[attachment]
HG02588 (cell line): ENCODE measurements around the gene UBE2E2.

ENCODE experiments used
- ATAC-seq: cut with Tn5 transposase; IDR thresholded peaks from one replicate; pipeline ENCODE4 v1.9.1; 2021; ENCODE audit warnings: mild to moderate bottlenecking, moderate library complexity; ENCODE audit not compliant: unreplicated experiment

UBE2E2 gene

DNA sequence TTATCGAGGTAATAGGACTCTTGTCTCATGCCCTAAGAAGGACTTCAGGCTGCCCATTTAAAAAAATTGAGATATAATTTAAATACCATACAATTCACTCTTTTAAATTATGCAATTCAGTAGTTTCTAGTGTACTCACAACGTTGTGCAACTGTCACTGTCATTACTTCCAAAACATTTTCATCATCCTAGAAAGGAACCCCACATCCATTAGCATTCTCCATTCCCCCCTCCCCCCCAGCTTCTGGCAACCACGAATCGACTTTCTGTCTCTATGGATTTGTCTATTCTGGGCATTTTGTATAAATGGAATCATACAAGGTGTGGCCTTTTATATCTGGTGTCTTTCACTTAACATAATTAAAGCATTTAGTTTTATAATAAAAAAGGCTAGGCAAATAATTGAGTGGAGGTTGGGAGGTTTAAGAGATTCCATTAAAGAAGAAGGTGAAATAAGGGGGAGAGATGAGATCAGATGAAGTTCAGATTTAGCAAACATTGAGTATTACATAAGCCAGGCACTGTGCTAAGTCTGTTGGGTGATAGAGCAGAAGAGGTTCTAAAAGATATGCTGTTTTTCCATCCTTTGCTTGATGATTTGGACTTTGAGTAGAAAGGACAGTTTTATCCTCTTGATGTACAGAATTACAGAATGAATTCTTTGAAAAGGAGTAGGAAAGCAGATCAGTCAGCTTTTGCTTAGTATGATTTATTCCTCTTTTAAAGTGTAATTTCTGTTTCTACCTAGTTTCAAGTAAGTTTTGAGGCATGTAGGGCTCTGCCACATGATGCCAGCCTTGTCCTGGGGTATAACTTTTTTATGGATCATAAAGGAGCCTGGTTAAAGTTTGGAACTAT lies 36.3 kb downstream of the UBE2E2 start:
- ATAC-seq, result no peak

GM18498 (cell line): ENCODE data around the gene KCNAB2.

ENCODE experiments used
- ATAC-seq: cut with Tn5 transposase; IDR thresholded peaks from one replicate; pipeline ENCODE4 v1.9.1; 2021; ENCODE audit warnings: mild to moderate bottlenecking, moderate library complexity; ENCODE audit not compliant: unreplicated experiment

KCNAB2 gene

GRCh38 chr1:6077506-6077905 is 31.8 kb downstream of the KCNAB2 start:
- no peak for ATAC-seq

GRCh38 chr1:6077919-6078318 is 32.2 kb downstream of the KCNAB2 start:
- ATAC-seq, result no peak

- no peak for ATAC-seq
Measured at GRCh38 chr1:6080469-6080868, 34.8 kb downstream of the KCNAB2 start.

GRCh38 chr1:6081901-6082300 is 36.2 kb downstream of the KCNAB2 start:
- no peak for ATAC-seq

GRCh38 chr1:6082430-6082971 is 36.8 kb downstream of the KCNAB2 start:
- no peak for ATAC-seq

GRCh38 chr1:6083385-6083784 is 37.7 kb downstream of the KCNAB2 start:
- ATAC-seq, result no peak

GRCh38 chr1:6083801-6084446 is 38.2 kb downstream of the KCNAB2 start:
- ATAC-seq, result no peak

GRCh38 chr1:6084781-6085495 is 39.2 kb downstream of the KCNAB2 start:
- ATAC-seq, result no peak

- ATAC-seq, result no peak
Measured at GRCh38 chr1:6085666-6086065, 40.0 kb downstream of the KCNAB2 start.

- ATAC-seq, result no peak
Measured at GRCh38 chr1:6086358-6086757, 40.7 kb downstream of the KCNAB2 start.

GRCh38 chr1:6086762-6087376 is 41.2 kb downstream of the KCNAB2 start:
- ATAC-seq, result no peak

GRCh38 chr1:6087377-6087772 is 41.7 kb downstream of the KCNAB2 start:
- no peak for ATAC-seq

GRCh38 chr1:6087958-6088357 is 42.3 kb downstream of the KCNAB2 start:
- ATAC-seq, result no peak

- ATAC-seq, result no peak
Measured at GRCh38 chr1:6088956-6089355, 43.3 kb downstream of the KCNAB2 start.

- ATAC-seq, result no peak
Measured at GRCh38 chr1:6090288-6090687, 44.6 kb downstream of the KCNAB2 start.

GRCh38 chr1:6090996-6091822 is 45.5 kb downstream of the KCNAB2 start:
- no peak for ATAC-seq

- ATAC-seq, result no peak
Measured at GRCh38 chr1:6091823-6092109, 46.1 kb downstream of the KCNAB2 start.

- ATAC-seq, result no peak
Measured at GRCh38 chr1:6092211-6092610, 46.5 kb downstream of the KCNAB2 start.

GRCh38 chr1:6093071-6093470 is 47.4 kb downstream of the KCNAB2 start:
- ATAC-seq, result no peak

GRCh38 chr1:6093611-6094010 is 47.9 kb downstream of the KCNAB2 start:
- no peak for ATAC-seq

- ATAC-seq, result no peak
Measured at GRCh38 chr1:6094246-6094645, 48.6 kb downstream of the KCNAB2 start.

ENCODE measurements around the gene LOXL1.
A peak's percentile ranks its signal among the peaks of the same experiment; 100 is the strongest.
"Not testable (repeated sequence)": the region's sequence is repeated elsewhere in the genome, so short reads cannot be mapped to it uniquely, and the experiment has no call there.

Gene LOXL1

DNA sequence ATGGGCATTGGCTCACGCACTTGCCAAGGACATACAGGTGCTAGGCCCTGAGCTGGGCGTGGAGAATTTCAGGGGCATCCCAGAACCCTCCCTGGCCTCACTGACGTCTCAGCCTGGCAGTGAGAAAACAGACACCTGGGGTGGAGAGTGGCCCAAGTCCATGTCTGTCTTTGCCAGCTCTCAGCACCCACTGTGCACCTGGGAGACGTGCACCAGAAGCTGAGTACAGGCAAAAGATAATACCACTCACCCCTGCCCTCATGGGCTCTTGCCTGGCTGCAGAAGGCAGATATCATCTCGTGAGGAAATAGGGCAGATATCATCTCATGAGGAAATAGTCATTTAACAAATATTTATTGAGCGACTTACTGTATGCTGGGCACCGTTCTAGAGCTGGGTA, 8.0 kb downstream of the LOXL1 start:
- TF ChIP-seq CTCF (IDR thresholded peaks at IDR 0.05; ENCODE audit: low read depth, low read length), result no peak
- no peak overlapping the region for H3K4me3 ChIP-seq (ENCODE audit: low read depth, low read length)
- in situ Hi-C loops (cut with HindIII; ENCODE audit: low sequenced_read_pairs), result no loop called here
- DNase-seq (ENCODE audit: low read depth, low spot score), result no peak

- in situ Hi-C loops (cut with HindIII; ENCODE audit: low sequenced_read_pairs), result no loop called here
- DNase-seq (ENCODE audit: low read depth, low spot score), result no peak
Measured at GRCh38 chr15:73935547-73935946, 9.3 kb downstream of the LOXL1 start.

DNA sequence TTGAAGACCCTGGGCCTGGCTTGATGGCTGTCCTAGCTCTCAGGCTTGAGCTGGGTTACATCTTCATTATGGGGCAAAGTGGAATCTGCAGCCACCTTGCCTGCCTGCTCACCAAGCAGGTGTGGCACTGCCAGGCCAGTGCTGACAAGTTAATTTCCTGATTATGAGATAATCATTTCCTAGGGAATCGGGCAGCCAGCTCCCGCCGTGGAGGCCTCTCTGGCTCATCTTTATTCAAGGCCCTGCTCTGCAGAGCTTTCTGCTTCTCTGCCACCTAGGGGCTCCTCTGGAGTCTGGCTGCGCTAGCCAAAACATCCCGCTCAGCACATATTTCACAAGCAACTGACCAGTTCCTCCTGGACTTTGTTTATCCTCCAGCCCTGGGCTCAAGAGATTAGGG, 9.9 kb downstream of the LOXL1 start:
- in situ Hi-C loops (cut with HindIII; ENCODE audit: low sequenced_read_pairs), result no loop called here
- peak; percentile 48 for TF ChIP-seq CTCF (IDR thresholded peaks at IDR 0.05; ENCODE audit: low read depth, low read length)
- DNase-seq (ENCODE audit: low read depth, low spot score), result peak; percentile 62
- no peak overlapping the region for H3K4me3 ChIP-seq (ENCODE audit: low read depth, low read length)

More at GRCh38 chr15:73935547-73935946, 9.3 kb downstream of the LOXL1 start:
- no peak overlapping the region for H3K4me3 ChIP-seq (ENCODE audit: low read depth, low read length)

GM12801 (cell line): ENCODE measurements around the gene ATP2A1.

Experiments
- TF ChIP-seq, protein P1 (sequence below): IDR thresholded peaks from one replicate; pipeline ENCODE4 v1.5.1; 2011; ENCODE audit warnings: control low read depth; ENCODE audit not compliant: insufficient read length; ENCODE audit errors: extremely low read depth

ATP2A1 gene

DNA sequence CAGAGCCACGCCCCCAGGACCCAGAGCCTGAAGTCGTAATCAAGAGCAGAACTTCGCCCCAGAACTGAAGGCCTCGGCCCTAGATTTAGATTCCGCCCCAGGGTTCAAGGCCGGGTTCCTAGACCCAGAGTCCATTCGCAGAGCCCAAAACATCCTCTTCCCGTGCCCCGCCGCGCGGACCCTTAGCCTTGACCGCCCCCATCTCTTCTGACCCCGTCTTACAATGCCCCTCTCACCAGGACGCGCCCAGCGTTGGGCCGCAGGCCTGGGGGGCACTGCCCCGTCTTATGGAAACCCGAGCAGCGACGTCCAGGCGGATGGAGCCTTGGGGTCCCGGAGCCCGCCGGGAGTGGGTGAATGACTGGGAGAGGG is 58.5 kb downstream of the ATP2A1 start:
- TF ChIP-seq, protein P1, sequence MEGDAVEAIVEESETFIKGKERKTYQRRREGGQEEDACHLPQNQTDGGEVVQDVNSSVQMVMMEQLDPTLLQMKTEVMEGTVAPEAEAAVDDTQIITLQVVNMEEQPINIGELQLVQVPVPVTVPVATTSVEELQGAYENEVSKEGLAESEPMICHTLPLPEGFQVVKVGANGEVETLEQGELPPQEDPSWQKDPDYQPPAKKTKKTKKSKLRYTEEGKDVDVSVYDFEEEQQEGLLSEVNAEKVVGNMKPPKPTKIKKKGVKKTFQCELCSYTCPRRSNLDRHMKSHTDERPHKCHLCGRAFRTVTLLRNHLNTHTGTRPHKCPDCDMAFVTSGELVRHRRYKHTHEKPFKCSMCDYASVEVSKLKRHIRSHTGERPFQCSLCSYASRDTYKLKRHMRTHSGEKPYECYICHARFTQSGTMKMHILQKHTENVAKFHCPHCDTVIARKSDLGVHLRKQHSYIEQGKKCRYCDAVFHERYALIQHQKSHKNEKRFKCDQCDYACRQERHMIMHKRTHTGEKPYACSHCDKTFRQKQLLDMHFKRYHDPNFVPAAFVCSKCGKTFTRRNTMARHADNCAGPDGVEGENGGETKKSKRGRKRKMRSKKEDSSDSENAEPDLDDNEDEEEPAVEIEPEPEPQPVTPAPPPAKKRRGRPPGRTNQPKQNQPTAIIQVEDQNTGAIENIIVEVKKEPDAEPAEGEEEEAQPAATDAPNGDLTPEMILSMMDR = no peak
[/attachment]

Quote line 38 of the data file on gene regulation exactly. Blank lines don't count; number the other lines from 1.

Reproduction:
Measured at GRCh38 chr1:6088956-6089355, 43.3 kb downstream of the KCNAB2 start.